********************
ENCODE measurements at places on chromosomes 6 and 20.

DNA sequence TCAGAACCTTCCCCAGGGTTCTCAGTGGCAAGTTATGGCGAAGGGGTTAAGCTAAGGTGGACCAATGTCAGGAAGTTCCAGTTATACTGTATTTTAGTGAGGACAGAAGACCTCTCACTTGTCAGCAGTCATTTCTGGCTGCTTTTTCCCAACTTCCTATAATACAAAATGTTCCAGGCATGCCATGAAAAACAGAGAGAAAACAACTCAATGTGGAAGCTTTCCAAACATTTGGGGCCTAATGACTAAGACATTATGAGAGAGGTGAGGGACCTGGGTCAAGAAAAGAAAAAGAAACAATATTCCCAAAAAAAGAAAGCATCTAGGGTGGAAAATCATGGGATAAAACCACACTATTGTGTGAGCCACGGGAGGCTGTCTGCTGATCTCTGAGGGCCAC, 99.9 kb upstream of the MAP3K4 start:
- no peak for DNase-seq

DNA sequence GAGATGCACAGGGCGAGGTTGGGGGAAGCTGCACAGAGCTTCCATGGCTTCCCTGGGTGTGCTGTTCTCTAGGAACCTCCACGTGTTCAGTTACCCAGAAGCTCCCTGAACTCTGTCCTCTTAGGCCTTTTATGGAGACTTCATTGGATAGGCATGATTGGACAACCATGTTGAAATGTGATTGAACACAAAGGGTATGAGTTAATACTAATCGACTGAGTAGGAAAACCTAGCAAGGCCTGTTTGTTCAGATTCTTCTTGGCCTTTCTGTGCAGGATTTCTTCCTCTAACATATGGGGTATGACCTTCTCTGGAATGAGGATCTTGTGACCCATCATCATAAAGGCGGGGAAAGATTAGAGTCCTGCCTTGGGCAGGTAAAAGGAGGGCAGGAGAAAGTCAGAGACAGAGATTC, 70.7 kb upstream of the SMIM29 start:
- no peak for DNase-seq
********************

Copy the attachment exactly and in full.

ENCODE measurements at places on chromosomes 6 and 20.

DNA sequence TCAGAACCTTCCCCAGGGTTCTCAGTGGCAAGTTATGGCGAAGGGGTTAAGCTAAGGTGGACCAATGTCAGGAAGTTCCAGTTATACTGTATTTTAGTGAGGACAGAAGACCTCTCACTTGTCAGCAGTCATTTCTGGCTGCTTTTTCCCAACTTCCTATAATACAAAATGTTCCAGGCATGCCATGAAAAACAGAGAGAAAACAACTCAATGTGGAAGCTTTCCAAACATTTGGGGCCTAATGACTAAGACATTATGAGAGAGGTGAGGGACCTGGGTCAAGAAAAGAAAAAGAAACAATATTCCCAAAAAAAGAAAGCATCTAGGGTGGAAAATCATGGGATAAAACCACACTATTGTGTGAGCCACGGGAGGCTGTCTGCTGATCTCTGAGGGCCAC, 99.9 kb upstream of the MAP3K4 start:
- no peak for DNase-seq

DNA sequence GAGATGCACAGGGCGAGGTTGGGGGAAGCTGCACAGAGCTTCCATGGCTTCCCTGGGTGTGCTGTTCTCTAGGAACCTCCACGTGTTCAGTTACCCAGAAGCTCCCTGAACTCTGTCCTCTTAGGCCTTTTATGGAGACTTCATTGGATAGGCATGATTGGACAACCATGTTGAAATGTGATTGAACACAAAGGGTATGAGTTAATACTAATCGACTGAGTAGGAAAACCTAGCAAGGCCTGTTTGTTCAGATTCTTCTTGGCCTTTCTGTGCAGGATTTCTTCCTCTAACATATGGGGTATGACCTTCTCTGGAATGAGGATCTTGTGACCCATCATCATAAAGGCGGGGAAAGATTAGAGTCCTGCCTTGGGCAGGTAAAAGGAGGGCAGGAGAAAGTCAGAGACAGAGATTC, 70.7 kb upstream of the SMIM29 start:
- no peak for DNase-seq